I’m sure I’ve mentioned before that Joseph Ellis is my favorite historian. He’s concise and erudite, for me very high praise. I love non-fiction, but I dread being on page 500 of a biography and still haven’t reached the event for which the person is famous. I don’t want to know that much about any event or life, not even my own. Ellis tells the reader the salient facts with the supporting information that’s necessary to understand the person’s life or event, all in an enjoyable narrative. (I liked his biography of Jefferson also, 464 pages for Jefferson’s entire life and I feel like a have a solid working understanding of it). I’ve read many of Ellis’ books, the first and best, in my opinion is Founding Brothers: The Revolutionary Generation.
The book looks at six decisive moments in the American Revolution including a dinner party during which the location of the capitol was decided (it’s intentional that our financial center and our political center are separate), the Hamilton Burr duel (juicy with an academic nuance), Washington’s Farewell Address (under Ellis’ pen George doesn’t appear quite so dry), and the friendship between Adams and Jefferson. After reading the book, I’ll never forget that they both died on July 4th, within hours of one another; that’s a relationship deeply entwined with each other and the nation they created.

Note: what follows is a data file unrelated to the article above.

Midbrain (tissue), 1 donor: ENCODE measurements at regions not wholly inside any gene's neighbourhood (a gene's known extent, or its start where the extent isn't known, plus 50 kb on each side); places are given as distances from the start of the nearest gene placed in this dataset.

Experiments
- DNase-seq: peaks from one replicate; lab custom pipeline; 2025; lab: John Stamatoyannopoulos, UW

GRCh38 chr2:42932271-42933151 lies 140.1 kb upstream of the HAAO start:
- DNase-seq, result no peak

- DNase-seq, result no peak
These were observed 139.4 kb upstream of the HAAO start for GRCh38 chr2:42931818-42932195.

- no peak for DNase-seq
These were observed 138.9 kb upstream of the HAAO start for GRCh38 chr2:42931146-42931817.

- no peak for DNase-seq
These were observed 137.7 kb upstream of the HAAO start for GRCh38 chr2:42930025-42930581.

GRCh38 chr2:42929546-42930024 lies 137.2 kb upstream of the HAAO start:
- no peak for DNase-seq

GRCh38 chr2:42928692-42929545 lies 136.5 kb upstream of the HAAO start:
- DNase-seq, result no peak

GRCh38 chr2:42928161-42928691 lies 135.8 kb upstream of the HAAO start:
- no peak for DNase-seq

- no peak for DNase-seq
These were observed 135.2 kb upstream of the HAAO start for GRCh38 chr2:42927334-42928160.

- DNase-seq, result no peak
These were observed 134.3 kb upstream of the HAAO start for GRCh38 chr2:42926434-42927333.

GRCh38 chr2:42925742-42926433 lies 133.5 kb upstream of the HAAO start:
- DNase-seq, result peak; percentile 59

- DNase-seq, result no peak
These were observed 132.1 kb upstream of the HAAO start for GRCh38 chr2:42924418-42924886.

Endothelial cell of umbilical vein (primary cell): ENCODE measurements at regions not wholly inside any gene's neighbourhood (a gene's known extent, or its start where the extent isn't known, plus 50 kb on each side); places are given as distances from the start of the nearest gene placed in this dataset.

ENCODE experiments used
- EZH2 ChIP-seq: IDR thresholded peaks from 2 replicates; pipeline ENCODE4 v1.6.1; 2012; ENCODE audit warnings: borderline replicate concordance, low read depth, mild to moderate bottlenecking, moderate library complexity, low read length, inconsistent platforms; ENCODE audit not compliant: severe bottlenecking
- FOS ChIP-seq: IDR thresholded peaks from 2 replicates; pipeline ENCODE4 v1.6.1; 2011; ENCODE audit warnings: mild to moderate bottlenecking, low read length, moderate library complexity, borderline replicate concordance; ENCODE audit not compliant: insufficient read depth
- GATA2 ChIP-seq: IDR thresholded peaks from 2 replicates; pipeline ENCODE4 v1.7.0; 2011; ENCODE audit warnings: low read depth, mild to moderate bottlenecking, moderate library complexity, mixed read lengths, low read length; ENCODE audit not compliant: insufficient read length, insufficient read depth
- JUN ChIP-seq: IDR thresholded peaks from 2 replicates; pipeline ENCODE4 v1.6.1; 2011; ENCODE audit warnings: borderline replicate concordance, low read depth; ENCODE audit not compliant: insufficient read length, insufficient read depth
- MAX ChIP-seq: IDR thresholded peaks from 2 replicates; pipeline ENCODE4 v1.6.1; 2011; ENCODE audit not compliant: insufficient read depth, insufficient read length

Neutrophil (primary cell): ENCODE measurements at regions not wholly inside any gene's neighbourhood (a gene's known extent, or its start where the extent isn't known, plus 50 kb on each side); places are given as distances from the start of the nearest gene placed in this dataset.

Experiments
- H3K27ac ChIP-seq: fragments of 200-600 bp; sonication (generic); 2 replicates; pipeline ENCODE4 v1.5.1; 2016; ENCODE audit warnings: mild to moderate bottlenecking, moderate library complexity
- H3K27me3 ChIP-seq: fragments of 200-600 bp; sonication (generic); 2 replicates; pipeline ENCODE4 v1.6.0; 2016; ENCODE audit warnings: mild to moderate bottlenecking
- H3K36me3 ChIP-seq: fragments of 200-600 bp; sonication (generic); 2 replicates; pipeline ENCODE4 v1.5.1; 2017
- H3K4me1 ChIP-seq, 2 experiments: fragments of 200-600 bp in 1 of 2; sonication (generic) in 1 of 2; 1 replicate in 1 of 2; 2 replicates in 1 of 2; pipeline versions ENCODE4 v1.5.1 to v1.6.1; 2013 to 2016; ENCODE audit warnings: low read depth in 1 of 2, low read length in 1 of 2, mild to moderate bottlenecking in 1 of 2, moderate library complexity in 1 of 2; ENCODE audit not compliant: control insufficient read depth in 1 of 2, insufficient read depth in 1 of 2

By providing these six vignettes, Ellis’ book is a lighter read than a slog through a chronological history, but it’s packed with information. I have a renewed appreciation for Adams (I can’t wait to read Ellis’ latest book about John and Abigail) and an understanding that there is nothing new about our current contentious political atmosphere, it is inherent in our system. This is history that comes up all the time in conversation. The roots of our financial system go back to Jefferson and Madison. The underlying issues in race relations are foundational in our system from the time of the Constitution, everyone was well aware of the issue and knew that it was being foisted on future generations. Ellis argues that slavery was the sacrifice to ensure a Constitution and a nation. Every time I’m in DC I think about the dinner party that decided that our nation would be lead from the middle.
Founding Brothers is a history book that is a joy to read and one that I’ve recalled over and over again. Read it and let me know what you think.
And if you’re up a dramatic reading of the Declaration of Independence, check out this version with several stars including Whoopi Goldberg, Michael Douglas, Kathy Bates and Mel Gibson, it never sounded so good!